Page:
Currently, the best option against the Warlock Zoo is the Savjz Tempo Rogue deck. This is a deck designed to dictate the 'flow' of the game through superior mana usage, which is known as 'Tempo'. Against decks which seek to control the board such as Zoo, the Tempo Rogue has an advantage due to many of the Rogue cards being very good against low health creatures, while also being cheap enough that they can be played early in the match before the Zoo player has wrested the board away from you.
In particular, cards like Backstab and SI:7 Agent make it very hard for the Warlock to actually get its important creatures to 'stick' on the board–often they get removed before they can have any impact. If the Zoo player is unable to get an early advantage, they tend to lose. However, the Tempo Rogue deck also suffers from the same problem as the Beatdown Hunter–large durable creatures with the taunt ability can stop the deck in its tracks. This is part of the reason why Tempo Rogue has never become as popular as the Zoo Warlock or Chakki Hunter decks–it has a few very good match-ups, but also a bunch of bad ones.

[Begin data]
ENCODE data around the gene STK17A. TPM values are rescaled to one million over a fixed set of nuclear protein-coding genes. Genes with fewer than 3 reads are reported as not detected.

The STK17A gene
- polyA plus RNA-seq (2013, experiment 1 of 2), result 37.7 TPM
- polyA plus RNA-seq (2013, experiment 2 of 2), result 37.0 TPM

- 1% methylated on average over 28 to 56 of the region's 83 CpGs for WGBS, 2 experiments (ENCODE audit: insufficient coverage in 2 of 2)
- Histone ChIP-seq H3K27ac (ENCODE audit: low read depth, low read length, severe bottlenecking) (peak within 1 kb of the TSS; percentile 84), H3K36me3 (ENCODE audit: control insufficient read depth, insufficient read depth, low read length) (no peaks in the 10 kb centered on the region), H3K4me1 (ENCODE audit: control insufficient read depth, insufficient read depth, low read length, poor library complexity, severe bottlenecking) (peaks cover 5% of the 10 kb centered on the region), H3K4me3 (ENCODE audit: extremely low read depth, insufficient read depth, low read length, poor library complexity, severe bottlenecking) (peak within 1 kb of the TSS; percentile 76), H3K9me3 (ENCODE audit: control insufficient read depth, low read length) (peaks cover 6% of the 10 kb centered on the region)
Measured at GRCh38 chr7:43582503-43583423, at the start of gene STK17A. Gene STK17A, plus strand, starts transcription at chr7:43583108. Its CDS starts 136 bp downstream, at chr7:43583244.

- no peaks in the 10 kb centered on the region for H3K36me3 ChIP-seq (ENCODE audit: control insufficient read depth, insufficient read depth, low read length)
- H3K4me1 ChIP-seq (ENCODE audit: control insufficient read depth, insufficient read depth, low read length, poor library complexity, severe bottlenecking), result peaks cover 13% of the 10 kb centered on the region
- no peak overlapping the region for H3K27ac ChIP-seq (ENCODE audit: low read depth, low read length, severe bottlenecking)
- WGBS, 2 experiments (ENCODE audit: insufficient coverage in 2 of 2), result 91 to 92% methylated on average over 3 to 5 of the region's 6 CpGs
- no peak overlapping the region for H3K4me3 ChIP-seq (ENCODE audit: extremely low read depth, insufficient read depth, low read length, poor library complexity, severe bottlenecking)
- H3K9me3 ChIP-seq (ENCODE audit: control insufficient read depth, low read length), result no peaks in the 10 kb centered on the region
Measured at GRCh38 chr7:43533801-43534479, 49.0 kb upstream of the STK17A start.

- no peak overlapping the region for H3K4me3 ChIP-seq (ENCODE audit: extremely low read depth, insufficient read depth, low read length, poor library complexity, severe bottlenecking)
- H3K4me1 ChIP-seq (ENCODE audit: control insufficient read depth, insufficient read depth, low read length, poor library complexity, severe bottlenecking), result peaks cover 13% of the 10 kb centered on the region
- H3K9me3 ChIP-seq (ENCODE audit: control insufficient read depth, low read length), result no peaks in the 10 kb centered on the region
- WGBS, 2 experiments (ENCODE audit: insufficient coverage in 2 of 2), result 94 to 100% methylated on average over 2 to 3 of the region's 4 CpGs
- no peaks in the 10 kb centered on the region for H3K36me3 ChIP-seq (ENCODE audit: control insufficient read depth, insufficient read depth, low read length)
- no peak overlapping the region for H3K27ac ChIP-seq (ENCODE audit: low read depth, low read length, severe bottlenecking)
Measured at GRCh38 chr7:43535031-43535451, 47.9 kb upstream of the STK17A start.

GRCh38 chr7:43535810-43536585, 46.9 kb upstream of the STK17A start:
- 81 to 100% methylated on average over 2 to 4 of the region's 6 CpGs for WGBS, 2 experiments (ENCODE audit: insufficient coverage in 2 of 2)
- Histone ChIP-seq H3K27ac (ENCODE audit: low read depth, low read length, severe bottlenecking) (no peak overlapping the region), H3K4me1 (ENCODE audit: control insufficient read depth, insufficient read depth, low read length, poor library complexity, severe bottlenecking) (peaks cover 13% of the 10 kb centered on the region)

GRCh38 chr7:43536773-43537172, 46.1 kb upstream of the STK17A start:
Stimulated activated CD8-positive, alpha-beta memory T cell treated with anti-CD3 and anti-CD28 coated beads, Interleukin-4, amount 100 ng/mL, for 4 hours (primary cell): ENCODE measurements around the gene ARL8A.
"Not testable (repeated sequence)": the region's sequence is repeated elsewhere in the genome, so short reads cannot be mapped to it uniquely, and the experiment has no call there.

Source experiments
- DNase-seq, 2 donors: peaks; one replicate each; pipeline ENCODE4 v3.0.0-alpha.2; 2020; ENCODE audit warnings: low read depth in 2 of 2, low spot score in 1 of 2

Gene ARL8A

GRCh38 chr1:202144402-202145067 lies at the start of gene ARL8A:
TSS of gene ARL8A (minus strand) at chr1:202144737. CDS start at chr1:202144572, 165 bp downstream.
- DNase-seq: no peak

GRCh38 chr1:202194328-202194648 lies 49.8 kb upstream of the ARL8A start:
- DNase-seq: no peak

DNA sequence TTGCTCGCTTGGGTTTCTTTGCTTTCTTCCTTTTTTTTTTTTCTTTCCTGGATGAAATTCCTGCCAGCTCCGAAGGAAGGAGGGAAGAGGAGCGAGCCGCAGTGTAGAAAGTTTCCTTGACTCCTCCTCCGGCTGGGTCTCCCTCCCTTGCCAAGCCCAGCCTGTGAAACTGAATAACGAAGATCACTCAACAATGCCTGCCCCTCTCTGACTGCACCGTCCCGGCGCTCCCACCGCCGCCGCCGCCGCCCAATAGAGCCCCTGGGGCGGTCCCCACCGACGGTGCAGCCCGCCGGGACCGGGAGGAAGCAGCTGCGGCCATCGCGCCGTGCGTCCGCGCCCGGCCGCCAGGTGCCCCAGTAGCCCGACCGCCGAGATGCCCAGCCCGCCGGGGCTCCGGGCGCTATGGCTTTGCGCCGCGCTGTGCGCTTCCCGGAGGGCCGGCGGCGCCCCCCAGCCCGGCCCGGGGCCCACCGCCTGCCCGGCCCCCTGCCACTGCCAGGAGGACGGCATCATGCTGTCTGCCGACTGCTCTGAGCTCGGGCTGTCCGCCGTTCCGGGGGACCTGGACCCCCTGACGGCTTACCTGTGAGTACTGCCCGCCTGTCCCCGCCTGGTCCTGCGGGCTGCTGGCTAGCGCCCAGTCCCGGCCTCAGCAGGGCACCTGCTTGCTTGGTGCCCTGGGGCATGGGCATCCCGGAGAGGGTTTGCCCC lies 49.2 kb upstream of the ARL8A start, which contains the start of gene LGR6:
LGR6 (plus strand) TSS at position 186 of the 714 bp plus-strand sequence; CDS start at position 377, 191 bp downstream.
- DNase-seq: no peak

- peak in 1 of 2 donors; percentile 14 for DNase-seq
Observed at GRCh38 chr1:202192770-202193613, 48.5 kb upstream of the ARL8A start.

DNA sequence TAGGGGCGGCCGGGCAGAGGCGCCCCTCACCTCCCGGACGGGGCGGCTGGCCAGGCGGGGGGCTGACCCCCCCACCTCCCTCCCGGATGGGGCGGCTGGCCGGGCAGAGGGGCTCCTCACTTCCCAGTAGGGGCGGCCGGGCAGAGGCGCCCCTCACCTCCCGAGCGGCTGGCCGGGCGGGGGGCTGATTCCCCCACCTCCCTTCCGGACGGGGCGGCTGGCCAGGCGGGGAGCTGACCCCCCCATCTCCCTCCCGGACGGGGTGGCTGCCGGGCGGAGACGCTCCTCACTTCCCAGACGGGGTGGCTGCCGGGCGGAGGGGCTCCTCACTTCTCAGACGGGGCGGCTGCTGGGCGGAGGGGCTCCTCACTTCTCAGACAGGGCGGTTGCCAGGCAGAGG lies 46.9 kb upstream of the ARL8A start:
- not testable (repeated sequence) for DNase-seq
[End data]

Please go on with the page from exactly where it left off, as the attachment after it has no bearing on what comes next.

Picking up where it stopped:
Trial, and less error
Try out some of these decks and see how you get on. Especially at the lower ranks, their effectiveness will catch many players off guard, and by using them you'll come to understand what it is about the combination of cards that makes them so powerful. (Don't worry if you haven't got all the exact cards, just substitute them for ones which have similar attributes and abilities.) Next week we'll be looking at how to build your own unique deck, incorporating some of the ideas from this article like Tempo, Mana Efficiency and Card Advantage. Creating your own deck is a big part of the fun in Hearthstone, and certainly more so than copying the cards of high-profile players–or 'Netdecking', as it's known.
Next week: Why having a strong Mana Curve is so important when designing a deck, and the best ways to synergize different elements of your deck.